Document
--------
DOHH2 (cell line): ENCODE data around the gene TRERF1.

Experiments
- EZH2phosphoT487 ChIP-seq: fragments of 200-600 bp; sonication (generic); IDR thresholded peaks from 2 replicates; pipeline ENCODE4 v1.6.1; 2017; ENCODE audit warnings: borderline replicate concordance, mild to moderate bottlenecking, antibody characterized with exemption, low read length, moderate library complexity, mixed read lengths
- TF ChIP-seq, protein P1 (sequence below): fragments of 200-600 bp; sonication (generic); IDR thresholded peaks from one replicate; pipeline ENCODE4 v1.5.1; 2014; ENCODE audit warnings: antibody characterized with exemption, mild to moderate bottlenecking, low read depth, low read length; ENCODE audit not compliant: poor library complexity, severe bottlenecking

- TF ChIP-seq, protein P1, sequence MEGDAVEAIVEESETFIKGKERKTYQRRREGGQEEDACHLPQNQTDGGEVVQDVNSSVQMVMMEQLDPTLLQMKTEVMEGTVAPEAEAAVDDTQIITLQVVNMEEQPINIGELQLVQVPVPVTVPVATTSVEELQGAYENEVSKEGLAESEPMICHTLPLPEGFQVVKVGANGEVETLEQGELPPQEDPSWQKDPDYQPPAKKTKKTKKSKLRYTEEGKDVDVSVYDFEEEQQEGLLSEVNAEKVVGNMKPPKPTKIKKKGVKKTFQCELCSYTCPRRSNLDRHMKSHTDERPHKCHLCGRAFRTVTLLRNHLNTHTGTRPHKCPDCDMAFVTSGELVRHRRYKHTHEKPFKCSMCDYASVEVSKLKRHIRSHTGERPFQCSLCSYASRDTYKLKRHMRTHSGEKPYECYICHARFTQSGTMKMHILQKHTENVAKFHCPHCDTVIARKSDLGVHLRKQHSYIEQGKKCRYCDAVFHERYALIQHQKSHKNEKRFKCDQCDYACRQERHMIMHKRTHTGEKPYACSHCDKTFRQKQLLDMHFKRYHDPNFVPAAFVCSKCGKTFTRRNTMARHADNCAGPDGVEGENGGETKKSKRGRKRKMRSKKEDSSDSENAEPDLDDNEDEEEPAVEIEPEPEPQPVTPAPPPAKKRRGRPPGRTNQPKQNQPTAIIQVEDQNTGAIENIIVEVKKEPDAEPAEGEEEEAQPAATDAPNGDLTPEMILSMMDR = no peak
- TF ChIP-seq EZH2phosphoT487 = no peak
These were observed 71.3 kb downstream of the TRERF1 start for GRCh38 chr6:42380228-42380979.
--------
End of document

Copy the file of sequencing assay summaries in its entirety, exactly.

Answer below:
DOHH2 (cell line): ENCODE data around the gene TRERF1.

Experiments
- EZH2phosphoT487 ChIP-seq: fragments of 200-600 bp; sonication (generic); IDR thresholded peaks from 2 replicates; pipeline ENCODE4 v1.6.1; 2017; ENCODE audit warnings: borderline replicate concordance, mild to moderate bottlenecking, antibody characterized with exemption, low read length, moderate library complexity, mixed read lengths
- TF ChIP-seq, protein P1 (sequence below): fragments of 200-600 bp; sonication (generic); IDR thresholded peaks from one replicate; pipeline ENCODE4 v1.5.1; 2014; ENCODE audit warnings: antibody characterized with exemption, mild to moderate bottlenecking, low read depth, low read length; ENCODE audit not compliant: poor library complexity, severe bottlenecking

- TF ChIP-seq, protein P1, sequence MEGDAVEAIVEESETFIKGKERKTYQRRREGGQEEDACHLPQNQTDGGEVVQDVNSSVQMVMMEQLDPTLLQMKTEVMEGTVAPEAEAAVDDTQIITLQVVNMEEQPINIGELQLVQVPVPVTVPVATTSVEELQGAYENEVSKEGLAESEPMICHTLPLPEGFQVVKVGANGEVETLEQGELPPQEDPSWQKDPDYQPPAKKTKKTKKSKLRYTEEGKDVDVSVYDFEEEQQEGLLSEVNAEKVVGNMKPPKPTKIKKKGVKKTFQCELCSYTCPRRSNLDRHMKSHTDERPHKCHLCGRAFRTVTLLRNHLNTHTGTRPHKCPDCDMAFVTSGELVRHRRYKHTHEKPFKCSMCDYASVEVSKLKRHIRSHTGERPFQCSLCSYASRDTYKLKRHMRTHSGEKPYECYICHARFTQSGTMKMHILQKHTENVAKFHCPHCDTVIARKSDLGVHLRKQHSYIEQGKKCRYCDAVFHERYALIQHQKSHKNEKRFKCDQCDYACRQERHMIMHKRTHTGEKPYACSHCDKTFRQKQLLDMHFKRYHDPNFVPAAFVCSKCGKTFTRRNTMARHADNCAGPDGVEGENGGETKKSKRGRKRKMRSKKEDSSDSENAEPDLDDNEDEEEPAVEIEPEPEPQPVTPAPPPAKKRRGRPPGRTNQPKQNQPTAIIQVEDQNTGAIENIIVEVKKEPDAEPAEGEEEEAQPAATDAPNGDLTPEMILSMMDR = no peak
- TF ChIP-seq EZH2phosphoT487 = no peak
These were observed 71.3 kb downstream of the TRERF1 start for GRCh38 chr6:42380228-42380979.